Women at highest risk for breast cancer benefit most from preventive therapy


Women at the highest risk for breast cancer benefit the most from preventive drug therapy, including tamoxifen and raloxifene, according to a study, published in the April 16, 2013, issue of the Annals of Internal Medicine.

Women at the highest risk of contracting breast cancer benefit the most from preventive drug therapy, including tamoxifen and raloxifene, according to a study, published in the April 16, 2013, issue of the Annals of Internal Medicine.

The study was conducted by the United States Preventive Services Task Force (USPSTF) and was led by Heidi D. Nelson, MD, MPH, with the Pacific Northwest Evidence-based Practice Center at Oregon Health & Science University.

In 2002, the USPSTF recommended against routine use of tamoxifen and raloxifene for prevention of breast cancer for women at average risk. The new data will inform an upcoming recommendation statement from the USPSTF.

After analyzing MEDLINE and Cochrane databases from 2007 through December 2012, researchers found that women who received tamoxifen, raloxifene, or exemestane had a 10-year breast cancer risk of 7.5% compared with a 21.3% risk for women on no treatment.

Tamoxifen and raloxifene reduced the incidence of invasive breast cancer and breast cancer in placebo-controlled studies, the researchers found. While tamoxifen had greater effect at reducing invasive breast cancer than raloxifene, the drug produced more thromboembolic events, endometrial cancer, related gynecologic outcomes, and cataracts.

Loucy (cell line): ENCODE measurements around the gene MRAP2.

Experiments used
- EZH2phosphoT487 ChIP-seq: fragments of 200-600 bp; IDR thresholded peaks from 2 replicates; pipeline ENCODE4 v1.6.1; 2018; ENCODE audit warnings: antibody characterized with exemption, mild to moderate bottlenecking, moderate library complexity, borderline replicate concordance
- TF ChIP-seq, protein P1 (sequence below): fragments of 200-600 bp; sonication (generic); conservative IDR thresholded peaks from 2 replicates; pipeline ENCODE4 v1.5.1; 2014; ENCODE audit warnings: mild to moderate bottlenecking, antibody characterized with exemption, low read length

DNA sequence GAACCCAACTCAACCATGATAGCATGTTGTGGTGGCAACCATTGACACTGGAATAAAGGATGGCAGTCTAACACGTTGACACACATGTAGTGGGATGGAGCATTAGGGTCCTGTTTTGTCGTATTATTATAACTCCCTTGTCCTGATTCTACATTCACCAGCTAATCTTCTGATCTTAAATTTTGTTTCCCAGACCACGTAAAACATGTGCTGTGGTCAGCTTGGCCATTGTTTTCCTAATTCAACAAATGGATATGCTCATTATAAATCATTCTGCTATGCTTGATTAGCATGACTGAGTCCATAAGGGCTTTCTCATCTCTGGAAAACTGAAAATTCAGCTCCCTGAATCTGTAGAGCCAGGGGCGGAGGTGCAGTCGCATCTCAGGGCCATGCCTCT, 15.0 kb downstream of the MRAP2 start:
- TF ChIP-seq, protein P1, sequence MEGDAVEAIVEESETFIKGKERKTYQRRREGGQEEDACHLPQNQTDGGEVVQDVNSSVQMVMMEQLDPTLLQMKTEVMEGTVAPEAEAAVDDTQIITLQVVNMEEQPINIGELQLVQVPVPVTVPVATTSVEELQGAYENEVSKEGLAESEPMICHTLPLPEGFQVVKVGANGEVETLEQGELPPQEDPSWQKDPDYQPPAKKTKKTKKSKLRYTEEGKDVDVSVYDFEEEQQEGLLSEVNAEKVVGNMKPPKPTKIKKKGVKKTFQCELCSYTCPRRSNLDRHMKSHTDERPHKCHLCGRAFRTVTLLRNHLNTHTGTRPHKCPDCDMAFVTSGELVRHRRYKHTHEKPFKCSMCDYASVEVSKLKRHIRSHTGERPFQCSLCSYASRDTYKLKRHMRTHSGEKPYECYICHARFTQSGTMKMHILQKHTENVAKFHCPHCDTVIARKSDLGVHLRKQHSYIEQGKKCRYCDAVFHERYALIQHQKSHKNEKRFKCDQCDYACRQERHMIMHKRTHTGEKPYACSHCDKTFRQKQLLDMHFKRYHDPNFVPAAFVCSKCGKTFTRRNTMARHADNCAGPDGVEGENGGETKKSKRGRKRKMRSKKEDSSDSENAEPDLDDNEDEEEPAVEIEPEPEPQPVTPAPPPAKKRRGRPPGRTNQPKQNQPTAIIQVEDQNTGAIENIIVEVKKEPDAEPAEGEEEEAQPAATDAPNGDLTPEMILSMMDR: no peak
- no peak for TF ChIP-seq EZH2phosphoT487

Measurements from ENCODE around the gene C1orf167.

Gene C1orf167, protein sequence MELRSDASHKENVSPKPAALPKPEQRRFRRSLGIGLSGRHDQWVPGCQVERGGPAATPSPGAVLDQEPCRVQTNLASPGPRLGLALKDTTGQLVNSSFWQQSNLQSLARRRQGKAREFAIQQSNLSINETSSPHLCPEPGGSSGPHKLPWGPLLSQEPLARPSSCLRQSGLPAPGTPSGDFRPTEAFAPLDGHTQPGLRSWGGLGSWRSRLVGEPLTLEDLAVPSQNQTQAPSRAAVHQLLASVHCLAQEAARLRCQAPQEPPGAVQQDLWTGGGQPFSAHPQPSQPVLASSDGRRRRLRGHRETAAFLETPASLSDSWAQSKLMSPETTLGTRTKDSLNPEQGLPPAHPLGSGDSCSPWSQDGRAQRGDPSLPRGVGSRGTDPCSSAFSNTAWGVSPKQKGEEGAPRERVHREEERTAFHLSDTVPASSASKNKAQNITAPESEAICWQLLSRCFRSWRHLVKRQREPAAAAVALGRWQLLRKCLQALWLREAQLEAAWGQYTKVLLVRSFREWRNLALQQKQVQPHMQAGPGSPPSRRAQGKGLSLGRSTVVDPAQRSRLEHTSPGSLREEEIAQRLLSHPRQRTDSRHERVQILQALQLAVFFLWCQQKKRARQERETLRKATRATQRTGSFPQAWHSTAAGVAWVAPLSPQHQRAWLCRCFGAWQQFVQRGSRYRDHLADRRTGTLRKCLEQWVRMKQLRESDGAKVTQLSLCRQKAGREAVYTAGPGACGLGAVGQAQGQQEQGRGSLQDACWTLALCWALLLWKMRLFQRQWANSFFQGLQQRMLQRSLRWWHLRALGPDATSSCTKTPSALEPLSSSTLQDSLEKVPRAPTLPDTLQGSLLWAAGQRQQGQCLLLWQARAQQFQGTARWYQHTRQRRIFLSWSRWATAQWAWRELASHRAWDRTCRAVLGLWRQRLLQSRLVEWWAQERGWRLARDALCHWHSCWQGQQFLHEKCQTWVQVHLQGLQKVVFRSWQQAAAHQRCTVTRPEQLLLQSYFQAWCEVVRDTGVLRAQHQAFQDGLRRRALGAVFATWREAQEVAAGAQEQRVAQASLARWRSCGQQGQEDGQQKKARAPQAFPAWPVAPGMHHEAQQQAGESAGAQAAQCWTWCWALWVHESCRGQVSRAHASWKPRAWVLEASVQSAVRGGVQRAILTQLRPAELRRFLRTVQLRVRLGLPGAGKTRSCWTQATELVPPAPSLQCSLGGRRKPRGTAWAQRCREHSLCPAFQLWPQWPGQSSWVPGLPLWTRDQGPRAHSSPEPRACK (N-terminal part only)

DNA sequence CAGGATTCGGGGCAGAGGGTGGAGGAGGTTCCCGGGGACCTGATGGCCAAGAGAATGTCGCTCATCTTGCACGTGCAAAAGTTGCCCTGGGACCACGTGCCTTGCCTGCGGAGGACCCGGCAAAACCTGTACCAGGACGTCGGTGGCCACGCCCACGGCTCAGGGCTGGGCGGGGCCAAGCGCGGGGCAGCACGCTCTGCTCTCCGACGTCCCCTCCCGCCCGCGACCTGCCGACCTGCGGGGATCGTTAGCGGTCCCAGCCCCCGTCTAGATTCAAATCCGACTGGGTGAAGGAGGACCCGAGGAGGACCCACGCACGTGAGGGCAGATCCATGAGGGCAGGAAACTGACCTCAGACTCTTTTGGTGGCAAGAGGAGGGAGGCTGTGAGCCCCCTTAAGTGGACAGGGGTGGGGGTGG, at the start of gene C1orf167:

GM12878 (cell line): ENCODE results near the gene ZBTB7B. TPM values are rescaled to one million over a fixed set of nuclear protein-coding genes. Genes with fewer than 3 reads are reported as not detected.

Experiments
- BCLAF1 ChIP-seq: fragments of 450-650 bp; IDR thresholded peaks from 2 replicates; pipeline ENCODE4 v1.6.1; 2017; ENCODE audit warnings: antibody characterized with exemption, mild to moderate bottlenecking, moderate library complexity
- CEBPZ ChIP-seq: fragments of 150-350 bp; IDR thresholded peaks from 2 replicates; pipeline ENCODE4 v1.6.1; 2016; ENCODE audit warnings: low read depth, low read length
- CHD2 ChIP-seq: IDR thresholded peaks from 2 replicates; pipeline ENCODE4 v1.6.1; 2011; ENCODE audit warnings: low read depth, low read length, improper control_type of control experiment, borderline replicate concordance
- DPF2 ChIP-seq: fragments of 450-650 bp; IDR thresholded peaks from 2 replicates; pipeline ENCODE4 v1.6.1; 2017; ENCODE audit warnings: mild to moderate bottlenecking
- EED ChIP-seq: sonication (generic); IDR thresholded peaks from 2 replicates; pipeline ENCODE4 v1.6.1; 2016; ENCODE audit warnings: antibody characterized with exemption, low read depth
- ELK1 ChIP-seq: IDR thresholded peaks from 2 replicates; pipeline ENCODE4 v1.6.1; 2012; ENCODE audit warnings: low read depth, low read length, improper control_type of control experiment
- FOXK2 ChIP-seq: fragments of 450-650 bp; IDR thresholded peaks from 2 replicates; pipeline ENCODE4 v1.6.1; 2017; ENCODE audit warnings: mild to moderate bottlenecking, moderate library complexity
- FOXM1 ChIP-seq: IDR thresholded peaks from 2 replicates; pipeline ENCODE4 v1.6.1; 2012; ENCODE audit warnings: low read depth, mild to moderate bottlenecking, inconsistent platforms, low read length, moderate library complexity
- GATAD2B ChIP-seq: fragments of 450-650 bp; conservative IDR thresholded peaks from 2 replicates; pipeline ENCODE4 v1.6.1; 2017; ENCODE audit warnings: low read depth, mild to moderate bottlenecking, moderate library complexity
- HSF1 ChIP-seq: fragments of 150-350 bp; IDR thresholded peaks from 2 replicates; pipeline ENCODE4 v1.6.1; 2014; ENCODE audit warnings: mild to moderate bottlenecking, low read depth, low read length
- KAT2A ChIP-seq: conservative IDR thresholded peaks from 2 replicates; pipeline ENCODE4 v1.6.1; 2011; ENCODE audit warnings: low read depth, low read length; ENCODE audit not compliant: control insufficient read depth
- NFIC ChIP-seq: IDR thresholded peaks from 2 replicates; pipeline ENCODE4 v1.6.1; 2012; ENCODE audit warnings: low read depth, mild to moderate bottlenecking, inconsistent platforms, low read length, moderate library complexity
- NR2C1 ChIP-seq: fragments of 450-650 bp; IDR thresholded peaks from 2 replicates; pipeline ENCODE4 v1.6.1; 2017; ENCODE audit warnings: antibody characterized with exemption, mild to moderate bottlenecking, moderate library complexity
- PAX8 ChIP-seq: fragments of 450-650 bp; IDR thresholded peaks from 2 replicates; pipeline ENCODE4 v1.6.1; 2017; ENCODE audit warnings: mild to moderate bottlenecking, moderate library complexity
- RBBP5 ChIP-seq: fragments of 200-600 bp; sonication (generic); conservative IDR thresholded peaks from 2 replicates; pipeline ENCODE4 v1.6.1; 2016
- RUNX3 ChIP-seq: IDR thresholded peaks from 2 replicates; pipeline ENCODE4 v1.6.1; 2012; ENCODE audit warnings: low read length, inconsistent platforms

“Many women have less serious adverse effects [from both tamoxifen and raloxifene] that impact quality of life and adherence, such as vasomotor, genital, and musculoskeletal symptoms,” Dr Nelson wrote in the Annals of Internal Medicine study. In trials, older women had more adverse effects for some outcomes, such as endometrial cancer and thromboembolic events, than women younger than aged 50 years.

Despite previous recommendations to identify women at increased risk for breast cancer and offer risk-reducing medications, this practice is uncommon in the United States, the researchers found. “It is not clear how to identify candidates for therapy,” Dr Nelson wrote. “Although the trials indicate broad benefit, subgroup analysis and decision models suggest that high-risk women, particularly those who had hysterectomies, may derive the most benefit with the least harms,” she added.


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